1. This second appeal arises out of a suit brought by the plaintiffs-appellants as reversioners for the possession of a six-anna zamindari share in the village of Khero, district Jhansi, against one Mt. Saraswati and against certain transferees under transfers made by Mt. Janki, deceased mother of Mt. Saraswati. The plaintiffs' case was that the property in question belonged to one Girdhari whose estate was after his death held successively by his widow Durgai and his daughter Mt. Janki, that on the death of Mt. Janki, they became entitled to the estate as reversionary heirs both as against the transferees of Mt. Janki and as against Mt Janki's daughter, Mt. Saraswati, inasmuch as the estate according to Hindu law reverted on the death of Mt. Janki.
2. The suit was resisted inter alia on the ground that Girdhari had a cousin Ram Baksh who would be a nearer reversioner than the plaintiffs and whose sons and grandsons, if any would be nearer reversioners. It was maintained that there was no evidence to show that Ram Baksh had died and at any rate that he had died issueless.
3. The trial Court held (a) that Ram Baksh died issueless, but (b) that there was no evidence to prove that he predeceased Girdhari. The lower appellate Court upheld the second finding. Consequently both Courts dismissed the suit. In this second appeal it is argued that there was evidence to justify a finding that Ram Baksh predeceased Girdhari, and that in any case, if he was dead without issue at the time of the institution of the suit, the plaintiffs would have a title against Mt. Saraswati as heirs of this Ram Baksh.
4. Both the lower Courts were correct in holding that there was no presumption of law arising from the fact that at the date of suit Ram Baksh had not been heard of for thirty years, that he had been dead at the date of the death of Mt. Janki which occurred two years before suit in 1901. They appear, however, to have ignored the fact that independently of Section 108, Evidence Act, they were entitled to draw an inference of fact under Section 114, Evidence Act, that Ram Baksh was dead in 1921. Section 108, Evidence Act, provides that in certain circumstances a rebuttable presumption of law arises as to death. It does not follow that if those circumstances do not exist there cannot be a presumption, or inference of fact, under Section 114, Evidence Act, as to death. I have accordingly considered the evidence on the record with care to see if there was any evidence to justify an inference of fact by the Courts that Ram Baksh predeceased Girdhari. The only evidence is the fact that thirty years, or more ago Ram Baksh and his wife left the village for what is described as an outstation, and that at the time they left they had no children, (see the evidence of Badal first witness for the plaintiffs). There is no evidence that they were never heard of from that date by persons who would have been likely to hear them, and further no evidence that any inquiries were ever made by any body as to what happened to them after they left the village. In a case like this where a reversioner is suing persons who are merely trespassers, I do not consider that strong proof is required of the death of a nearer reversioner. A prudent man might within the meaning of the definition of 'proved' in Section 3, Evidence Act, consider the death of nearer reversioner sufficiently probable (in a suit by a person who, assuming that death, would be entitled to the property) on very little evidence. But even so I do not find that the evidence was sufficient. The plaintiffs could very well have proved the making off some inquiries, and they have furnished no evidence for this purpose. Even if the entries in the village papers show that his death was presumed by the revenue authorities, there is no evidence of the fact of death in a suit in a civil Court. I, therefore, concur with the finding of the lower Courts that there was no evidence of the death of the nearer reversioner Ram Baksh.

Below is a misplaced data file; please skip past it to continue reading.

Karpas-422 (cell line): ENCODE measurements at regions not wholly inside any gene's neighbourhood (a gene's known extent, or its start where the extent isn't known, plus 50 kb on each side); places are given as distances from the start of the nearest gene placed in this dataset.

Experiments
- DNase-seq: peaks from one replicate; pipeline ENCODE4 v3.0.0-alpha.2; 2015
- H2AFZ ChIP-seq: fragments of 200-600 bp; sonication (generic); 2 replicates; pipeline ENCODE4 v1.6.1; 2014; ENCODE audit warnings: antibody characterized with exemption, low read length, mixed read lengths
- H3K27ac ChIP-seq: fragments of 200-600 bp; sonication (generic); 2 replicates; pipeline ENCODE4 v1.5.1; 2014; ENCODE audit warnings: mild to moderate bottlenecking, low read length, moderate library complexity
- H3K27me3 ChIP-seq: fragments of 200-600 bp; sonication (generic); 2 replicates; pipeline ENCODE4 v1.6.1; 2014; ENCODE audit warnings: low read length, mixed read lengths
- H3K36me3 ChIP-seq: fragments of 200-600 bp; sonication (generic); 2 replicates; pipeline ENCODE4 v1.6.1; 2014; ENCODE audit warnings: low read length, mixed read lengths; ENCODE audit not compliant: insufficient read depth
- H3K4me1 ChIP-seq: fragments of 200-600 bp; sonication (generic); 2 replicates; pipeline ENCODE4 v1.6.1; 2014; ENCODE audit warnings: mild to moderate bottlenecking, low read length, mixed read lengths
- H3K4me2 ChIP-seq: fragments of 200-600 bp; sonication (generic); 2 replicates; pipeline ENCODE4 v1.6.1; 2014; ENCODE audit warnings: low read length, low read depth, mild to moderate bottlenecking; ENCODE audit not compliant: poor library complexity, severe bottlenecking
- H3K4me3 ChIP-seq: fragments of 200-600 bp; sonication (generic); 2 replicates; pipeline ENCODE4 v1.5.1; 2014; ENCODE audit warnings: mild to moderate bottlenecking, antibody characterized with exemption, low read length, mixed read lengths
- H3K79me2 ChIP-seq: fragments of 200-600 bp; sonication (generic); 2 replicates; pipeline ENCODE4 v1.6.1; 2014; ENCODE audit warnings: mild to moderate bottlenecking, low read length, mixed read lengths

5. Still less was there any evidence to prove that he left no issue who would displace the plaintiffs as reversioners. The trial Court has said that the pedigree set up by the plaintiffs has been proved. In this predigree Ram Baksh was entered as issueless. Apparently, therefore, the Court held that the proof of the predigree proved him to be issueless. This is obviously absurd. When the witnesses say that they knew nothing of Ram Baksh after he left the village, how can any of them swear to his having no son. It is not shown that he left the village when so old as to be unlikely to have any issue. The plaintiffs' case, therefore, based on their being the nearest reversioners after the death of Girdhari clearly failed.
6. It was, however, urged in the memorandum of appeal to the lower appellate Court and also in the appeal to this Court that assuming that Ram Baksh died later than Girdhari, the last holder alleged in the plaint, his death may be presume at the data of suit, and that the plaintiffs are his (Ram Baksh's) heirs. This is to set up an entirely new cause of action to that alleged in the plaint. In the plaint the plaintiffs claimed as reversioners on the death of Girdhari and not on the death of Ram Baksh. If they had claimed in the latter capacity the defence might have been different. Any way assuming that they can be allowed to vary their case in appeal in this way, as pointed out above there is no evidence that Ram Baksh left no issue and no attempt appears to have been made to make inquiries as to his leaving no issue. The plaintiffs could not win this case without proving that they had made inquiries and failed to elicit anything as to Ram Baksh or as to any issue.
7. The consequence is that this appeal must be dismissed with costs. If the case had been concluded ab initio with greater knowledge of the law and greater care, it is possible that they might have been successful. As it is, I dismiss this appeal with costs.